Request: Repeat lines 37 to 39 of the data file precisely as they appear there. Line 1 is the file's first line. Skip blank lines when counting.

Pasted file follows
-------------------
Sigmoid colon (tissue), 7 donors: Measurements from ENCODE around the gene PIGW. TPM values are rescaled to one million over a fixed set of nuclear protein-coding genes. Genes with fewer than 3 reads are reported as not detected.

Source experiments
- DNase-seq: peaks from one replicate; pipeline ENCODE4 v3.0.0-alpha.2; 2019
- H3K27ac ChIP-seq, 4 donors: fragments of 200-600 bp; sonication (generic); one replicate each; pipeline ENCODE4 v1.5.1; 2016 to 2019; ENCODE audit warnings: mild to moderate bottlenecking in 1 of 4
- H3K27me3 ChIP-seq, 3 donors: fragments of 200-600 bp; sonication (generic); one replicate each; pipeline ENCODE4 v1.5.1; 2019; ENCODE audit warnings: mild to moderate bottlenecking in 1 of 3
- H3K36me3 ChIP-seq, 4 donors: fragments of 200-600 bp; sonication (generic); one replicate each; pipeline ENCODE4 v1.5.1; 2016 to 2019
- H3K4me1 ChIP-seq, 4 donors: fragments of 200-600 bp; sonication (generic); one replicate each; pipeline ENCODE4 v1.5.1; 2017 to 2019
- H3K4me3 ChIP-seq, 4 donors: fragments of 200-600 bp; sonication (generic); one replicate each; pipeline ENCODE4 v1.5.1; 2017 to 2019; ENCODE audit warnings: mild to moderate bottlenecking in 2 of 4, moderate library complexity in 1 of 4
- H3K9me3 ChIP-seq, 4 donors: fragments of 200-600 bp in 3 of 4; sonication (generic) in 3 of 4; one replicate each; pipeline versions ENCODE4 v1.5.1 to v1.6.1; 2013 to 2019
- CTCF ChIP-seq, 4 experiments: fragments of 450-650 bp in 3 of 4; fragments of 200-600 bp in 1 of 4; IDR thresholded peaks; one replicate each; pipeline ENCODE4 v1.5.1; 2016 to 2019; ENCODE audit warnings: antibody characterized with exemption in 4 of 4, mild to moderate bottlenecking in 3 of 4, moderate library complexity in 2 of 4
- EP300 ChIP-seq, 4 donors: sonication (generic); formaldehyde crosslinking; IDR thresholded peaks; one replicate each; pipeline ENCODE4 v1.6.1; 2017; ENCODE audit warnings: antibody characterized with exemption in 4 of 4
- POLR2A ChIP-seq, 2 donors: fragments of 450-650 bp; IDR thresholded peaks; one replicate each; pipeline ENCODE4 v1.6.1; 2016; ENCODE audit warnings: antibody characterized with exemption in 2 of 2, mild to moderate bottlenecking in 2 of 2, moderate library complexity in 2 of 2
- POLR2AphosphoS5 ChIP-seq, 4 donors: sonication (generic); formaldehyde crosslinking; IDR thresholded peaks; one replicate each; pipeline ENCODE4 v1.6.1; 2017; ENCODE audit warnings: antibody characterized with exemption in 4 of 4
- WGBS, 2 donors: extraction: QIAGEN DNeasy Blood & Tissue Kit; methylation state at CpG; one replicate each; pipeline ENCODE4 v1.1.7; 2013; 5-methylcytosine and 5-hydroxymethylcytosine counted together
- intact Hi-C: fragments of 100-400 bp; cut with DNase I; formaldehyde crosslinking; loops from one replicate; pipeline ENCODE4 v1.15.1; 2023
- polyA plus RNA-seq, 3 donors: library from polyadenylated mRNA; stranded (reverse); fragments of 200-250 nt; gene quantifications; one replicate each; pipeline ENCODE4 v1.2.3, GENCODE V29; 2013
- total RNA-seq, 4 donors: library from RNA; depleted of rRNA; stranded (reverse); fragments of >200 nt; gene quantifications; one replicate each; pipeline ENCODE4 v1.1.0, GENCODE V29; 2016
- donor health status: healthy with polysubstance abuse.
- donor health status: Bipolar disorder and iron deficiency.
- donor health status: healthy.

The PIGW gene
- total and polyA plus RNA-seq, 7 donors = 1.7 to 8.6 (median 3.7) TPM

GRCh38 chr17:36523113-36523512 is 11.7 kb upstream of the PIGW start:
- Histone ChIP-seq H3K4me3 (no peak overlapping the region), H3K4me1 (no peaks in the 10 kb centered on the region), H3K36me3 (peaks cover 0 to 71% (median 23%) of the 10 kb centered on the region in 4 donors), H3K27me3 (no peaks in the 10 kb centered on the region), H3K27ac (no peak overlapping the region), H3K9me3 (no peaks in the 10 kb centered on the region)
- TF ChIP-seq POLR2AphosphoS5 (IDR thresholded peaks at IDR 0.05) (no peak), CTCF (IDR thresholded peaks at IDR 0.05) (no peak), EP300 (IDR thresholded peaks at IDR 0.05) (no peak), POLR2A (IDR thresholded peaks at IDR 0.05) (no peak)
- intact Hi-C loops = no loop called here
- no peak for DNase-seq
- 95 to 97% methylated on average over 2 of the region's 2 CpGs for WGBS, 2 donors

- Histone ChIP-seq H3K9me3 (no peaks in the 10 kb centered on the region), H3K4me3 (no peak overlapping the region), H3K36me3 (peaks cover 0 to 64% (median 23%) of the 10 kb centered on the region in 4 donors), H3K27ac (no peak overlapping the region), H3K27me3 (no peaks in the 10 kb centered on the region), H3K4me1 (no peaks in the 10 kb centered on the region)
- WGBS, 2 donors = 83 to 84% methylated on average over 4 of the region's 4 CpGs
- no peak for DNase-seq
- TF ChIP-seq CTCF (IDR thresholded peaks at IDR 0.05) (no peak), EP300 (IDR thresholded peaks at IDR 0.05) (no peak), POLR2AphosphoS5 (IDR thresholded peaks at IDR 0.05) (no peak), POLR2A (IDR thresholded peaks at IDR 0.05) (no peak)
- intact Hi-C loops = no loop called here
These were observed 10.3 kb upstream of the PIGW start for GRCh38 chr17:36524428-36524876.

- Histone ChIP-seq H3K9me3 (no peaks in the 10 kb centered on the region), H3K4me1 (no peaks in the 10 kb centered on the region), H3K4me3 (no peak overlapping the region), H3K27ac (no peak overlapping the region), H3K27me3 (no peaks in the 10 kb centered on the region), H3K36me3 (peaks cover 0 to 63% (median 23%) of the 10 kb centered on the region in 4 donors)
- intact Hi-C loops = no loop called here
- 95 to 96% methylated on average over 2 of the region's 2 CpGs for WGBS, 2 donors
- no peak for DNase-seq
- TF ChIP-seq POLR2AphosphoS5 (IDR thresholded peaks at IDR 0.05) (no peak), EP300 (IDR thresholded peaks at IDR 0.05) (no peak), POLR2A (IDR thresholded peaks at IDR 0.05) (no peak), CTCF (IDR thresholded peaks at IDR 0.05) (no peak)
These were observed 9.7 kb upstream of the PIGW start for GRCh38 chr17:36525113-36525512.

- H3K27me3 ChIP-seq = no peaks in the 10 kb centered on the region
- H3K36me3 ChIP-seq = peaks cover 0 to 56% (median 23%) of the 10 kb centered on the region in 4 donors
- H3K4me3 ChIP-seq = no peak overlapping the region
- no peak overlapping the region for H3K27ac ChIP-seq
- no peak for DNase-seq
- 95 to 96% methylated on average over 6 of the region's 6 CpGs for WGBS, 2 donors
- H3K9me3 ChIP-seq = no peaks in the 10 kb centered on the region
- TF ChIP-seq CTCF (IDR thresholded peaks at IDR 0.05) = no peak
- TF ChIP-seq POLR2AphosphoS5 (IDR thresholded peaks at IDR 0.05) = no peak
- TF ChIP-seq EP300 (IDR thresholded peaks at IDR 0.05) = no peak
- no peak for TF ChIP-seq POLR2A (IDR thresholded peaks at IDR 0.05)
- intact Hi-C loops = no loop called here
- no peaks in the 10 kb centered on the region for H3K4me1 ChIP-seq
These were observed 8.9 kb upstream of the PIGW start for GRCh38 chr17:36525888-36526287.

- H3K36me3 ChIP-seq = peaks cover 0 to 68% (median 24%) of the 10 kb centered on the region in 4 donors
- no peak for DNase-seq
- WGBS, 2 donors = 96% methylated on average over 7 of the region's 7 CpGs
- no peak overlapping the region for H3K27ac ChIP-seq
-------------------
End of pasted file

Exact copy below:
- 95 to 96% methylated on average over 2 of the region's 2 CpGs for WGBS, 2 donors
- no peak for DNase-seq
- TF ChIP-seq POLR2AphosphoS5 (IDR thresholded peaks at IDR 0.05) (no peak), EP300 (IDR thresholded peaks at IDR 0.05) (no peak), POLR2A (IDR thresholded peaks at IDR 0.05) (no peak), CTCF (IDR thresholded peaks at IDR 0.05) (no peak)